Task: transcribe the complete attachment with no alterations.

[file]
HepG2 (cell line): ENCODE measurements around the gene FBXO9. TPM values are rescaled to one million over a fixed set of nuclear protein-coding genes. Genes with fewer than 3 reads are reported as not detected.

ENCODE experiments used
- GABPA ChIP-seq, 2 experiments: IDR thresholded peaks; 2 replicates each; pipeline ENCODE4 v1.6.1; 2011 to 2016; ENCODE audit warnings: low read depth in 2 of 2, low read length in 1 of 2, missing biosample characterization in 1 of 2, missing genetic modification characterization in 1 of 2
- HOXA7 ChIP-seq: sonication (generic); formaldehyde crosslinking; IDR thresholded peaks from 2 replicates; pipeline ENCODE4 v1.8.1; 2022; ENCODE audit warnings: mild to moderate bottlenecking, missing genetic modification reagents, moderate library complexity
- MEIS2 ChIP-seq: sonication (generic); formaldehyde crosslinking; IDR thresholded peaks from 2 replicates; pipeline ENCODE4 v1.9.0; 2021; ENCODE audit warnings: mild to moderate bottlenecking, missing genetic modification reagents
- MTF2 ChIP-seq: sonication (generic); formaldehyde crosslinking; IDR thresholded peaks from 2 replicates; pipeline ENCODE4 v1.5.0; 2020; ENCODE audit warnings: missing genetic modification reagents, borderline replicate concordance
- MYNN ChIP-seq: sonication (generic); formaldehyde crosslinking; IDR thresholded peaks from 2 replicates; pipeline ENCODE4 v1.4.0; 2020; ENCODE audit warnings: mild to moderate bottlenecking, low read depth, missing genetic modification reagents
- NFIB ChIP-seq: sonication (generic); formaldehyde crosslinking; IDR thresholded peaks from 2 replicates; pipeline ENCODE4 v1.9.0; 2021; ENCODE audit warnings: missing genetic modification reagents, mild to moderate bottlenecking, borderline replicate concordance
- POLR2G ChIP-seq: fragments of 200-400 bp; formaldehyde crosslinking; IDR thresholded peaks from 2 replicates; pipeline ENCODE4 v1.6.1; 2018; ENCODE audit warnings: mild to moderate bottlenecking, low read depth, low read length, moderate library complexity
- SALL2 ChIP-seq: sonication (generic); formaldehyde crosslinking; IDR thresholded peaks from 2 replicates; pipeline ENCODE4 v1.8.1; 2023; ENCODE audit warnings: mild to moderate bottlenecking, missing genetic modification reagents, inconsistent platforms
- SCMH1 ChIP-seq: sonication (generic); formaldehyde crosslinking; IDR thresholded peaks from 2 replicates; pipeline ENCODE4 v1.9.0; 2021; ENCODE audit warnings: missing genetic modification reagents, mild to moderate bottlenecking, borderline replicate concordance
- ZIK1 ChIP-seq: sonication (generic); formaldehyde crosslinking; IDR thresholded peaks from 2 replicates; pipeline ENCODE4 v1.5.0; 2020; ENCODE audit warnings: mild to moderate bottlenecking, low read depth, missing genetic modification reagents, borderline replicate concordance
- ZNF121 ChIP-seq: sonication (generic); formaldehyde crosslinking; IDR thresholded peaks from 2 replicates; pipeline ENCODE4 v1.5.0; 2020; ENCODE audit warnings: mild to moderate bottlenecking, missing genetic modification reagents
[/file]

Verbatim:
HepG2 (cell line): ENCODE measurements around the gene FBXO9. TPM values are rescaled to one million over a fixed set of nuclear protein-coding genes. Genes with fewer than 3 reads are reported as not detected.

ENCODE experiments used
- GABPA ChIP-seq, 2 experiments: IDR thresholded peaks; 2 replicates each; pipeline ENCODE4 v1.6.1; 2011 to 2016; ENCODE audit warnings: low read depth in 2 of 2, low read length in 1 of 2, missing biosample characterization in 1 of 2, missing genetic modification characterization in 1 of 2
- HOXA7 ChIP-seq: sonication (generic); formaldehyde crosslinking; IDR thresholded peaks from 2 replicates; pipeline ENCODE4 v1.8.1; 2022; ENCODE audit warnings: mild to moderate bottlenecking, missing genetic modification reagents, moderate library complexity
- MEIS2 ChIP-seq: sonication (generic); formaldehyde crosslinking; IDR thresholded peaks from 2 replicates; pipeline ENCODE4 v1.9.0; 2021; ENCODE audit warnings: mild to moderate bottlenecking, missing genetic modification reagents
- MTF2 ChIP-seq: sonication (generic); formaldehyde crosslinking; IDR thresholded peaks from 2 replicates; pipeline ENCODE4 v1.5.0; 2020; ENCODE audit warnings: missing genetic modification reagents, borderline replicate concordance
- MYNN ChIP-seq: sonication (generic); formaldehyde crosslinking; IDR thresholded peaks from 2 replicates; pipeline ENCODE4 v1.4.0; 2020; ENCODE audit warnings: mild to moderate bottlenecking, low read depth, missing genetic modification reagents
- NFIB ChIP-seq: sonication (generic); formaldehyde crosslinking; IDR thresholded peaks from 2 replicates; pipeline ENCODE4 v1.9.0; 2021; ENCODE audit warnings: missing genetic modification reagents, mild to moderate bottlenecking, borderline replicate concordance
- POLR2G ChIP-seq: fragments of 200-400 bp; formaldehyde crosslinking; IDR thresholded peaks from 2 replicates; pipeline ENCODE4 v1.6.1; 2018; ENCODE audit warnings: mild to moderate bottlenecking, low read depth, low read length, moderate library complexity
- SALL2 ChIP-seq: sonication (generic); formaldehyde crosslinking; IDR thresholded peaks from 2 replicates; pipeline ENCODE4 v1.8.1; 2023; ENCODE audit warnings: mild to moderate bottlenecking, missing genetic modification reagents, inconsistent platforms
- SCMH1 ChIP-seq: sonication (generic); formaldehyde crosslinking; IDR thresholded peaks from 2 replicates; pipeline ENCODE4 v1.9.0; 2021; ENCODE audit warnings: missing genetic modification reagents, mild to moderate bottlenecking, borderline replicate concordance
- ZIK1 ChIP-seq: sonication (generic); formaldehyde crosslinking; IDR thresholded peaks from 2 replicates; pipeline ENCODE4 v1.5.0; 2020; ENCODE audit warnings: mild to moderate bottlenecking, low read depth, missing genetic modification reagents, borderline replicate concordance
- ZNF121 ChIP-seq: sonication (generic); formaldehyde crosslinking; IDR thresholded peaks from 2 replicates; pipeline ENCODE4 v1.5.0; 2020; ENCODE audit warnings: mild to moderate bottlenecking, missing genetic modification reagents